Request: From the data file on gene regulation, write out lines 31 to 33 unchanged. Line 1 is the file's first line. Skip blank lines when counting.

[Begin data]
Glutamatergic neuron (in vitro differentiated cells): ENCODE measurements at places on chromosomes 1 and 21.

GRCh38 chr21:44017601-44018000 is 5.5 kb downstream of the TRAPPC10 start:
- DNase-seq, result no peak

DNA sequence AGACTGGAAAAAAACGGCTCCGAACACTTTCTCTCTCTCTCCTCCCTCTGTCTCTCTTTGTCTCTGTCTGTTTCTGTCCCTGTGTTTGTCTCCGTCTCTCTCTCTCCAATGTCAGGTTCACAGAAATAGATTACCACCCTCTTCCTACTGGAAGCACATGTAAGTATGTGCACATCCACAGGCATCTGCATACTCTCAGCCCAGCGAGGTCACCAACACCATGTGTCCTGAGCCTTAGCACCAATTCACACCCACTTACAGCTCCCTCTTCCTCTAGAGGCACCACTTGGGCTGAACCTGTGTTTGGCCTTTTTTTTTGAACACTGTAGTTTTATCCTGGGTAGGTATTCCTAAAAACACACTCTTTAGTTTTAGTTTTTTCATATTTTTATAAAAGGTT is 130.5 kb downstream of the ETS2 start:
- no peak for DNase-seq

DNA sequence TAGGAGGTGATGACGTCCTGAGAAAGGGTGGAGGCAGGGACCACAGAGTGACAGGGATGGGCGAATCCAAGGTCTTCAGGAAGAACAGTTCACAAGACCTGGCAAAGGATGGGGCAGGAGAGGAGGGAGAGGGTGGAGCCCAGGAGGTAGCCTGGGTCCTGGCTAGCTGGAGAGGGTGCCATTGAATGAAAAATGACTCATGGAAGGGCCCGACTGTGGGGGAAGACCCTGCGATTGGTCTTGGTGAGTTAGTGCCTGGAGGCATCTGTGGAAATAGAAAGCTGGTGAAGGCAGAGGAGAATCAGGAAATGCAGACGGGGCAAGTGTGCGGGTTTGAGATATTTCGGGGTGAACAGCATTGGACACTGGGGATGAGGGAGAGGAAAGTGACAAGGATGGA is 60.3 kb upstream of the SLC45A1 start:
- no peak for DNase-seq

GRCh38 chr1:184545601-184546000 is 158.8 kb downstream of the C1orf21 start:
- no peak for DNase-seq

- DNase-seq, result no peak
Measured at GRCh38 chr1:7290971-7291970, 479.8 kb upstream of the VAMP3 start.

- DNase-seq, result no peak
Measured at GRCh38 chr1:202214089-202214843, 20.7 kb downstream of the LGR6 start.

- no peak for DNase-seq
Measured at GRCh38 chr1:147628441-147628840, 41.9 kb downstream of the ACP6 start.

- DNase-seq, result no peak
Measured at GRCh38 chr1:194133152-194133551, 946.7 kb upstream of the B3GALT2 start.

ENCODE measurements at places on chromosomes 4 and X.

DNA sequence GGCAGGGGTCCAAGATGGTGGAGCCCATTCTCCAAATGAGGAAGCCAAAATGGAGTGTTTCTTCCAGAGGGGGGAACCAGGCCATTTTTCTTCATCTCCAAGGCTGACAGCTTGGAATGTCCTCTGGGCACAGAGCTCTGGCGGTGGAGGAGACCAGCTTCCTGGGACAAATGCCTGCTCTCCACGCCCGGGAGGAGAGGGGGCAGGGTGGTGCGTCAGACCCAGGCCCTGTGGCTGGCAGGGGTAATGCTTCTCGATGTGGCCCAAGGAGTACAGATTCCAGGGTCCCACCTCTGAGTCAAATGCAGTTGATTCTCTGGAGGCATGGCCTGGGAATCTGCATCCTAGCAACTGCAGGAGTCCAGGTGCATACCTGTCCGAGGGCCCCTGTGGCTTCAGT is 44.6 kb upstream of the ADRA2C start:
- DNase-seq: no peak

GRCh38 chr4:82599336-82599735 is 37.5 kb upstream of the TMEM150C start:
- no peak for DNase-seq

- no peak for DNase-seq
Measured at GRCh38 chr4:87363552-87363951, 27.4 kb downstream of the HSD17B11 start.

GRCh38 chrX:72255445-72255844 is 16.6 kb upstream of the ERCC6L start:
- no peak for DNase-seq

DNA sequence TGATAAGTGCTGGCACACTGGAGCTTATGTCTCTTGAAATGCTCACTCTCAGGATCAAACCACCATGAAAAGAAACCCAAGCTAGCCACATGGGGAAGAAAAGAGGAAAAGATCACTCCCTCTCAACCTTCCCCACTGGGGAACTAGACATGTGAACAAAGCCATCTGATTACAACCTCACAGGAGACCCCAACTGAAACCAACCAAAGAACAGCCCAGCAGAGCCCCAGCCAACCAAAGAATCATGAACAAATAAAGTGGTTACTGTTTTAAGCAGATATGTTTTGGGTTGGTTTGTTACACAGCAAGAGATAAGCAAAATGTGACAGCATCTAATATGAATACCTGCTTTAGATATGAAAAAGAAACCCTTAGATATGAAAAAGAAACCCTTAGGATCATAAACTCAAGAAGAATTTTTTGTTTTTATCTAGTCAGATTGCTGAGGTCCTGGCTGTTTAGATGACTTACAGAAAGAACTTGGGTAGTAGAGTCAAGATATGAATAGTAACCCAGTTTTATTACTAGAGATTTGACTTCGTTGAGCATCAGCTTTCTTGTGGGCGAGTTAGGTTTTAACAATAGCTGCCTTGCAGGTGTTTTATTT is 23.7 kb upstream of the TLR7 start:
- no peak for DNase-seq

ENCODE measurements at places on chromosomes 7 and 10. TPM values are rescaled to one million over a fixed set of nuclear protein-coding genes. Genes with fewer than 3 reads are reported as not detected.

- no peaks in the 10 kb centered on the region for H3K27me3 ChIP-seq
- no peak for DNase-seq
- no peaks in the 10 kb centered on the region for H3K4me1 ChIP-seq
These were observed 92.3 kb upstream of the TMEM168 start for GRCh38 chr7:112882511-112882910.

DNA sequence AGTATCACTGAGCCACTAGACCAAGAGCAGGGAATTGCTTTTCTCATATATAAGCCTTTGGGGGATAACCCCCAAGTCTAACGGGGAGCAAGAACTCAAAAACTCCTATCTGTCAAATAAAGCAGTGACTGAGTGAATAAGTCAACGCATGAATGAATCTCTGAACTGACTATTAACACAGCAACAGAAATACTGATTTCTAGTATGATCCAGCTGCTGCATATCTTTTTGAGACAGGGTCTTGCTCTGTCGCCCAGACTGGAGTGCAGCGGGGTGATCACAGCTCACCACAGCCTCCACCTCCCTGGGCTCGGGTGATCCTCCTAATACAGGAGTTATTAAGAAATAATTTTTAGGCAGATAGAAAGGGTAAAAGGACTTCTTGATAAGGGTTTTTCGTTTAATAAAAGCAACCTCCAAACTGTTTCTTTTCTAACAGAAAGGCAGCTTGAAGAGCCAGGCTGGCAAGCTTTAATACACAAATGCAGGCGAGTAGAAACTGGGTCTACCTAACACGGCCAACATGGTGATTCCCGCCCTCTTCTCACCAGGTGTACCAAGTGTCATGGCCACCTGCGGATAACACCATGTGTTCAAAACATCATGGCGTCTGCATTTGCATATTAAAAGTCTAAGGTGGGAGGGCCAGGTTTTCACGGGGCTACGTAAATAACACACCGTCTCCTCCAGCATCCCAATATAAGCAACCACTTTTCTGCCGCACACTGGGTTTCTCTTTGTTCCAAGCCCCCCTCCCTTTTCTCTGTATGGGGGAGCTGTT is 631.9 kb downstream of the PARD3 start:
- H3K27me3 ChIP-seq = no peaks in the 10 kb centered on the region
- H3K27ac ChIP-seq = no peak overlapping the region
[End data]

- no peak for DNase-seq
- no peaks in the 10 kb centered on the region for H3K4me1 ChIP-seq
These were observed 92.3 kb upstream of the TMEM168 start for GRCh38 chr7:112882511-112882910.